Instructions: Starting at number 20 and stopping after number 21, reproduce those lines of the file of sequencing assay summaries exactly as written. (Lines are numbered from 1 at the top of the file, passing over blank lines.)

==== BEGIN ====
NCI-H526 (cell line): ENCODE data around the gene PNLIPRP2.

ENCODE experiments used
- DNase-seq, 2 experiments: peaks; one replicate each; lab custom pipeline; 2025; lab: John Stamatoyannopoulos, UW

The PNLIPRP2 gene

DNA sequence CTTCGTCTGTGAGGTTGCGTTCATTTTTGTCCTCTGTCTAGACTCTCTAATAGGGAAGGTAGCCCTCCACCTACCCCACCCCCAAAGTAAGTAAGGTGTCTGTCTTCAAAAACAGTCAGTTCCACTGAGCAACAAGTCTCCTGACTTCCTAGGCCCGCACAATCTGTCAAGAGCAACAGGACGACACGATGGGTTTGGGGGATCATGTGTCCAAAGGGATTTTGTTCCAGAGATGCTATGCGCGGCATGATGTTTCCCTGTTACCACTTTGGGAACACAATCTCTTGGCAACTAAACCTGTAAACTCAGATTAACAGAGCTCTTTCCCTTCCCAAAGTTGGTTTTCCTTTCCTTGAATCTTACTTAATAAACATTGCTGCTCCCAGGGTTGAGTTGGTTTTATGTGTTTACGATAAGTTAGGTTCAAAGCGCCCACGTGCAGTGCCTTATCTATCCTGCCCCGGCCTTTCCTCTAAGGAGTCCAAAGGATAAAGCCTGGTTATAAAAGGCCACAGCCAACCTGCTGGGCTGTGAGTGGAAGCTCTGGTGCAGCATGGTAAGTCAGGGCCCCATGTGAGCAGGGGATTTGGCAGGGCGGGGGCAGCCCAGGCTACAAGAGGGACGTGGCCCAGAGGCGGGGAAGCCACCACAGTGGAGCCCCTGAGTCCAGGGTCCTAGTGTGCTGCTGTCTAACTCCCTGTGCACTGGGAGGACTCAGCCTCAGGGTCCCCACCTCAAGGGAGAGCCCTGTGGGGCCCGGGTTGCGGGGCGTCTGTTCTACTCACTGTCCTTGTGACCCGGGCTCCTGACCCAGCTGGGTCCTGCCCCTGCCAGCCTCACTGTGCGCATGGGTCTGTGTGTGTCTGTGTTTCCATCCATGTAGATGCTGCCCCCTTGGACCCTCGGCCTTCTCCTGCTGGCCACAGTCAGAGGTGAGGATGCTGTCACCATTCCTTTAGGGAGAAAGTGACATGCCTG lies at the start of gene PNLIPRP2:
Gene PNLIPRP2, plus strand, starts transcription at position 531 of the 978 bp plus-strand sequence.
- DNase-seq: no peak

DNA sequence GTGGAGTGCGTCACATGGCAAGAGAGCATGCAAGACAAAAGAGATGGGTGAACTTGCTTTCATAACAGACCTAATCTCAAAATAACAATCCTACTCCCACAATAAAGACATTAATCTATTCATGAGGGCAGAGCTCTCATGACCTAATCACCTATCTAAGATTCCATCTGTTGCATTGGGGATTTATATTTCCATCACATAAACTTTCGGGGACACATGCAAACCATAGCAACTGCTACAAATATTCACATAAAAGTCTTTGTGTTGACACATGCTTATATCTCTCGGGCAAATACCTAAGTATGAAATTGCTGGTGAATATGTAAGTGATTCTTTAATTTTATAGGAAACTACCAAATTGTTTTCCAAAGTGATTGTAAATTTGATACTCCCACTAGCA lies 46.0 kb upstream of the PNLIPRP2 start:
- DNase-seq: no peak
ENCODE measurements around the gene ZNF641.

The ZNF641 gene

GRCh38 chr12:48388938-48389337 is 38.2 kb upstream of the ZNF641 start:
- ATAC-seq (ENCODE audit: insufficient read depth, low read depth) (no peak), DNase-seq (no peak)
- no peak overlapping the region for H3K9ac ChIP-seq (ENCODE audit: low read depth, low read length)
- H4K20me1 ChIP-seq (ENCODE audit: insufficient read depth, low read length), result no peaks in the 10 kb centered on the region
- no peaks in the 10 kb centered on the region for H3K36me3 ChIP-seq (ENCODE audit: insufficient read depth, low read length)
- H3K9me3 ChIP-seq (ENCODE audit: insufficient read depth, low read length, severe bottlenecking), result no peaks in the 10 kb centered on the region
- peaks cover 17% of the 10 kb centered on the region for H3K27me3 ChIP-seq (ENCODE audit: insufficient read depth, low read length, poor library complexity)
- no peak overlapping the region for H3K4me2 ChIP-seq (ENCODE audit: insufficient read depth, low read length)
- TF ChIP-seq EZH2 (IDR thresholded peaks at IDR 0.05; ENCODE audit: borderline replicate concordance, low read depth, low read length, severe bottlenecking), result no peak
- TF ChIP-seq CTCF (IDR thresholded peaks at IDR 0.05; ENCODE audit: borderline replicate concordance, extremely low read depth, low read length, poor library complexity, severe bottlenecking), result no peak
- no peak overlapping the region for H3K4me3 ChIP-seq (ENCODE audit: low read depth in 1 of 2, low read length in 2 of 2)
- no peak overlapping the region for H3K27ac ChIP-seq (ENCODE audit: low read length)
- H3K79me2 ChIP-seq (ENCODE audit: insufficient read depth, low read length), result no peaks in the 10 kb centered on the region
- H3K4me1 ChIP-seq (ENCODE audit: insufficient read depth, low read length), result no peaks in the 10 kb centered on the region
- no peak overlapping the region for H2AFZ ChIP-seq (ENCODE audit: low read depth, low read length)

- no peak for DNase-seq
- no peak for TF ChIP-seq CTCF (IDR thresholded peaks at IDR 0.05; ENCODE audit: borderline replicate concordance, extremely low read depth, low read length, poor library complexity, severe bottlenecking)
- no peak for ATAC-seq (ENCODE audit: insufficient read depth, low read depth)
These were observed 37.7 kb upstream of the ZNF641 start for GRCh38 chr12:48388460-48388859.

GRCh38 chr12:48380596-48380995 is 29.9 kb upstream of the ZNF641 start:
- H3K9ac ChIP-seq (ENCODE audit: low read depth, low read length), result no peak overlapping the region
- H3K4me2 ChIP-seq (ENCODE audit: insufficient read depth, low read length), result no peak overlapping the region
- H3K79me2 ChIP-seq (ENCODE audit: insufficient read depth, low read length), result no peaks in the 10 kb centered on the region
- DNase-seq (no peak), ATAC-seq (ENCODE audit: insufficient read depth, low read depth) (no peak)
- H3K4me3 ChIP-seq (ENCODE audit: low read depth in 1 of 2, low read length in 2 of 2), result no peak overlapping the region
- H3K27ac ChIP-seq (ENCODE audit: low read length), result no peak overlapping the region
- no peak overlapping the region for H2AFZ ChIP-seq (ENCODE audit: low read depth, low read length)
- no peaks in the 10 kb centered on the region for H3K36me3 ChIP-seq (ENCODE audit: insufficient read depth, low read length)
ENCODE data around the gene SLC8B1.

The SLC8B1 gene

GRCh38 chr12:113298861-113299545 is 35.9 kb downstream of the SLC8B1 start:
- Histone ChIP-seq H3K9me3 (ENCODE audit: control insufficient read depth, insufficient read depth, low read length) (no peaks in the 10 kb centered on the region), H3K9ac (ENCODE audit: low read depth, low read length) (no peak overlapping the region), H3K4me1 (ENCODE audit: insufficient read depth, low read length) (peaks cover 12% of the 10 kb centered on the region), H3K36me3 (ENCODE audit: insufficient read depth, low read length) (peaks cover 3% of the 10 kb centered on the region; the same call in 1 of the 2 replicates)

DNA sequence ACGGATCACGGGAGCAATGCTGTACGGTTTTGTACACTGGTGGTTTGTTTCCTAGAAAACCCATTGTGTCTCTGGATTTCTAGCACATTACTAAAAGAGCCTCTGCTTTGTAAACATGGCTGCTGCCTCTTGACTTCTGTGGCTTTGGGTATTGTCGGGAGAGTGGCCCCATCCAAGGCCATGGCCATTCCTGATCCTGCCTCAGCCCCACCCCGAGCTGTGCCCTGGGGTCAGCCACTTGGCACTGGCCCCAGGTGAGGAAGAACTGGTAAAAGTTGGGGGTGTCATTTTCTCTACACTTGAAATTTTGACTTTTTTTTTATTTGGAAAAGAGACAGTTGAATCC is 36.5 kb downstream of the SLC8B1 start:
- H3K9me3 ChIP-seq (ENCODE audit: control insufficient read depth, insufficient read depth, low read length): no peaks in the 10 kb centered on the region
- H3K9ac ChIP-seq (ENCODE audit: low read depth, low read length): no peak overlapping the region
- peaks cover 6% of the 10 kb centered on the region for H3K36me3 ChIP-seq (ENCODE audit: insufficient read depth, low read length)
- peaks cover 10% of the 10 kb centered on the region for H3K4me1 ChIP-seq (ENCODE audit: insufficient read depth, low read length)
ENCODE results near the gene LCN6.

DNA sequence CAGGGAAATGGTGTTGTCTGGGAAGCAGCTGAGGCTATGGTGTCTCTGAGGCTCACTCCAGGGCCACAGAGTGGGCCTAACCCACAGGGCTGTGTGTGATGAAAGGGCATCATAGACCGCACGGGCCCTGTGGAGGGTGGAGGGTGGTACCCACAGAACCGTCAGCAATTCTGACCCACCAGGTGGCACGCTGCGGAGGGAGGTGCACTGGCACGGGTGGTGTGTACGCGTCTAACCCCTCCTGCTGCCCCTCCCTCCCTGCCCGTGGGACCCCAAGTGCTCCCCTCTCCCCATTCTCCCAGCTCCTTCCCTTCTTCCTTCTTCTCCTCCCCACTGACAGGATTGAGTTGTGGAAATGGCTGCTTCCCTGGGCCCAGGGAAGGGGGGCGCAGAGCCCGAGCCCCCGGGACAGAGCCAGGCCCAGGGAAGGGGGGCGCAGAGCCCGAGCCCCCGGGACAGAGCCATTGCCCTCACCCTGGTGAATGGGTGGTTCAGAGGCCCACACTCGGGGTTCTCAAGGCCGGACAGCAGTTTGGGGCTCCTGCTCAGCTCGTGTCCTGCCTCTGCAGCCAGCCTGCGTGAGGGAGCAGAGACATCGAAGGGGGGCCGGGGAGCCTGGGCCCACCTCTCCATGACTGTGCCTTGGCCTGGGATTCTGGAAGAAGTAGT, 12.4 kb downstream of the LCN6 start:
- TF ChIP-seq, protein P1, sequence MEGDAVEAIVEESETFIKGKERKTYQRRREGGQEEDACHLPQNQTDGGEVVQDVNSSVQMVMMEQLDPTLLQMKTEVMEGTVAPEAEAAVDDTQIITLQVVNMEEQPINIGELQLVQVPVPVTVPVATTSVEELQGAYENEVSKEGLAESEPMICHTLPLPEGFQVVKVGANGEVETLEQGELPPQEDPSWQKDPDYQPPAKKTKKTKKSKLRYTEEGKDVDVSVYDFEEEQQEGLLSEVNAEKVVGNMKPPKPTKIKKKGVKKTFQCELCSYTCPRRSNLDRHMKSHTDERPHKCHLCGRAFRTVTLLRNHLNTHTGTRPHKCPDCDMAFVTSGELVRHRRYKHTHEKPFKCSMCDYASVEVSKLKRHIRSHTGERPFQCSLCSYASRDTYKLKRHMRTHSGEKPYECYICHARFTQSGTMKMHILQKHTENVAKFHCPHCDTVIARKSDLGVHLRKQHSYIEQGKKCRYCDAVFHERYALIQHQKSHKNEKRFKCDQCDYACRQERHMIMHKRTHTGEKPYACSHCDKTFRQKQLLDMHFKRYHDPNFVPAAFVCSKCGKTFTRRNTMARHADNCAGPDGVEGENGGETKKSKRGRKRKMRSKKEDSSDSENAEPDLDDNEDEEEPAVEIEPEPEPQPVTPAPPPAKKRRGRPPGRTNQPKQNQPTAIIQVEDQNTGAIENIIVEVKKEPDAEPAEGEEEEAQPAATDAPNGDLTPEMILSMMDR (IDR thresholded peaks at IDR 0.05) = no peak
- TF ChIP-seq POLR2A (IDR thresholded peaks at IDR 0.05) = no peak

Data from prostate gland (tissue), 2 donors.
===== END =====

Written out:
- TF ChIP-seq EZH2 (IDR thresholded peaks at IDR 0.05; ENCODE audit: borderline replicate concordance, low read depth, low read length, severe bottlenecking), result no peak
- TF ChIP-seq CTCF (IDR thresholded peaks at IDR 0.05; ENCODE audit: borderline replicate concordance, extremely low read depth, low read length, poor library complexity, severe bottlenecking), result no peak